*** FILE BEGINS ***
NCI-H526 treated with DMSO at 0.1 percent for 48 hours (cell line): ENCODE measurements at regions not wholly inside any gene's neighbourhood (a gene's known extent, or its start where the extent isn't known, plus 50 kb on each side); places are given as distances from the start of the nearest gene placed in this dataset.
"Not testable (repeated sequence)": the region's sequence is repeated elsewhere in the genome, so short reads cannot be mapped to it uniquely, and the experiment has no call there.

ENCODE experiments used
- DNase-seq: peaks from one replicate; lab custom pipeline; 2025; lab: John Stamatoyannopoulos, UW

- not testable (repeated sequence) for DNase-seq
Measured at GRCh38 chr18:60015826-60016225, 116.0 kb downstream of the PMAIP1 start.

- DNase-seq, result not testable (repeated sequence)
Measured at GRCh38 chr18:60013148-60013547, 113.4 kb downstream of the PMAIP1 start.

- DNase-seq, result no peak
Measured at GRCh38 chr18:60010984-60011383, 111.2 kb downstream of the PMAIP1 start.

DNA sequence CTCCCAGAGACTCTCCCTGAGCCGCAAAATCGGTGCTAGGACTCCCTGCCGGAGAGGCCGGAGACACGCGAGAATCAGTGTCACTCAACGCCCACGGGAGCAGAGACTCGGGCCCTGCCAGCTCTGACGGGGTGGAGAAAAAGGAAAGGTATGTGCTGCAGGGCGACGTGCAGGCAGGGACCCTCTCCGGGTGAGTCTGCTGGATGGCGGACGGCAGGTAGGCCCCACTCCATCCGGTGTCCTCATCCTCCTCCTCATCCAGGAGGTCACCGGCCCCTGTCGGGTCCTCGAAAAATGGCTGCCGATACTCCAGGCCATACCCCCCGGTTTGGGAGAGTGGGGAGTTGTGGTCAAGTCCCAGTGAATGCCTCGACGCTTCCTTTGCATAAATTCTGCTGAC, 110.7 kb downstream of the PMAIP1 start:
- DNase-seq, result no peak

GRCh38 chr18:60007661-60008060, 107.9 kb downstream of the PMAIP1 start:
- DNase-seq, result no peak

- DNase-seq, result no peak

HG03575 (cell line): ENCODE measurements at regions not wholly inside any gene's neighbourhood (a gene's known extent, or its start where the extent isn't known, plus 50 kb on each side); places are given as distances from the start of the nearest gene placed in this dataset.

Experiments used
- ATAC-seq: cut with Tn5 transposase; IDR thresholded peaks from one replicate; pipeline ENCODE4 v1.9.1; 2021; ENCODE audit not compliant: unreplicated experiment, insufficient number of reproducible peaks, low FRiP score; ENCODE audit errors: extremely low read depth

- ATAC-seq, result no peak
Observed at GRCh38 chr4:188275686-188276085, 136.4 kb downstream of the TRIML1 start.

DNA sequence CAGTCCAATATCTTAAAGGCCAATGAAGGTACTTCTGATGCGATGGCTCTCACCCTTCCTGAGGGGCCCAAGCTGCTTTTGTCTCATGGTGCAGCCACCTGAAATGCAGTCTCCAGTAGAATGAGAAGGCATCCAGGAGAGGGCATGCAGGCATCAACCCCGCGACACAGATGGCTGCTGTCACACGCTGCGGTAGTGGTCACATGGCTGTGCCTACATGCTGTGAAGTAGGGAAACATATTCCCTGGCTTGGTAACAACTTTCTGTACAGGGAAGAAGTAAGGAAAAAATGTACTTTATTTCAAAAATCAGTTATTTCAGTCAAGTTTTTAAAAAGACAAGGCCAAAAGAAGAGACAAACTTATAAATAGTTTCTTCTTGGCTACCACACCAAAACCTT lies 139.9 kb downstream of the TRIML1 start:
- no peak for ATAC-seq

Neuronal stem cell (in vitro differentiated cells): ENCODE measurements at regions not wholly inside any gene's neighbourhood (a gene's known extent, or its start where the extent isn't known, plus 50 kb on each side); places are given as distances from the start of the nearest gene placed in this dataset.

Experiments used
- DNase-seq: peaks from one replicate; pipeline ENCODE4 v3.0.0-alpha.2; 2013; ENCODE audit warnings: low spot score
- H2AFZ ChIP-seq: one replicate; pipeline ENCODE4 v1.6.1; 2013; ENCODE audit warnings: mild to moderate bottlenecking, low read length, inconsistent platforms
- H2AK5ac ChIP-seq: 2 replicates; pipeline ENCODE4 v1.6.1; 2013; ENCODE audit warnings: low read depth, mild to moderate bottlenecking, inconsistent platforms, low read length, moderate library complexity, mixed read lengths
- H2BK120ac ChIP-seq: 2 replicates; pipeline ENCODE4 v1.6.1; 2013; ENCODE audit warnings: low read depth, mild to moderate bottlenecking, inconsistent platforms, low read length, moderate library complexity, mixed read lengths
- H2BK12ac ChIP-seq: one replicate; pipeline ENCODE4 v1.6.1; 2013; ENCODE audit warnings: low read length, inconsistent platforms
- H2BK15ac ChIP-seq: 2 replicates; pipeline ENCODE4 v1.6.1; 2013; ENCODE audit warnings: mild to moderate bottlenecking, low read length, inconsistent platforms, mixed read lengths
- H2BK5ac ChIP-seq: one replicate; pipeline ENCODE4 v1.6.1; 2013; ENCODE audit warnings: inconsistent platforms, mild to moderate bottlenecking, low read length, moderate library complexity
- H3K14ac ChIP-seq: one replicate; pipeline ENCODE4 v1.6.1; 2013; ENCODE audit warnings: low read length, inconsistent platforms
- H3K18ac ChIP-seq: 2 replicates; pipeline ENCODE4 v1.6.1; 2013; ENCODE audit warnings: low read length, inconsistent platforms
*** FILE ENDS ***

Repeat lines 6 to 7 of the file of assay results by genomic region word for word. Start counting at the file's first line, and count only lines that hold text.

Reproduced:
Measured at GRCh38 chr18:60015826-60016225, 116.0 kb downstream of the PMAIP1 start.

- DNase-seq, result not testable (repeated sequence)